BIS Sounds Alarm Over Record Sales of Payment-in-Kind Junk BondsKatie Linsell
Record sales of high-yield payment-in-kind bonds are triggering uneasiness among international regulators concerned that investors may suffer losses when central banks tighten monetary policy.
Issuance of the notes, which give borrowers the option to repay interest with more debt, more than doubled this year to $16.5 billion from $6.5 billion in 2012, according to data compiled by Bloomberg. About 30 percent of issuers before the 2008 financial crisis have since defaulted, the Bank for International Settlements said in its quarterly review.
Companies are taking advantage of investor demand for riskier debt as central bank stimulus measures suppress interest rates and defaults approach historic lows. The average yield on junk-rated corporate bonds fell to a record 5.94 percent worldwide in May, Bank of America Merrill Lynch index data show, while global default rates dropped to 2.8 percent in October from 3.2 percent a year earlier, according to a Moody’s Investors Service report.
“Low interest rates on benchmark bonds have driven investors to search for yield by extending credit on progressively looser terms to firms in the riskier part of the spectrum,” according to the report from the Basel-based BIS. “This can facilitate refinancing and keep troubled borrowers afloat. Its sustainability will no doubt be tested by the eventual normalisation of the monetary policy stance.”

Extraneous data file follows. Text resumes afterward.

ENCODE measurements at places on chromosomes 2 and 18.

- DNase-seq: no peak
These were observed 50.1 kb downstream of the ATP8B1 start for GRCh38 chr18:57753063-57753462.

The BIS was formed in 1930 and acts as a central bank for the world’s monetary authorities.
Sales of payment-in-kind bonds last peaked in 2007 when companies issued $11.1 billion of the securities, Bloomberg data show. Offerings fell to $5.4 billion in 2008 and tumbled to $2.7 billion in 2010, the data show.
Schaeffler Holding GmbH & Co. was the biggest PIK issuer this year, selling an equivalent $2 billion of five-year notes in dollars and euros that pay a coupon of 6.875 percent, according to data compiled by Bloomberg. The German industrial-bearing maker said it issued the bonds as part of a 3.875 billion-euro ($5.3 billion) refinancing agreement.
The yield on the euro notes fell to 5.32 percent from 6.27 percent when they began trading on July 23, according to data compiled by Bloomberg. The yield on the dollar bonds has dropped 1 percentage point to 5.43 percent.
Schaeffler is rated B1, or four steps below investment grade, at Moody’s.
Corporate bonds in euros rated single B returned 9.3 percent this year compared with 2.3 percent for investment-grade bonds, according to Bank of America Merrill Lynch data. Lower rated debt performed even better, with those bonds ranked CCC or below handing investors 13.7 percent, the data show.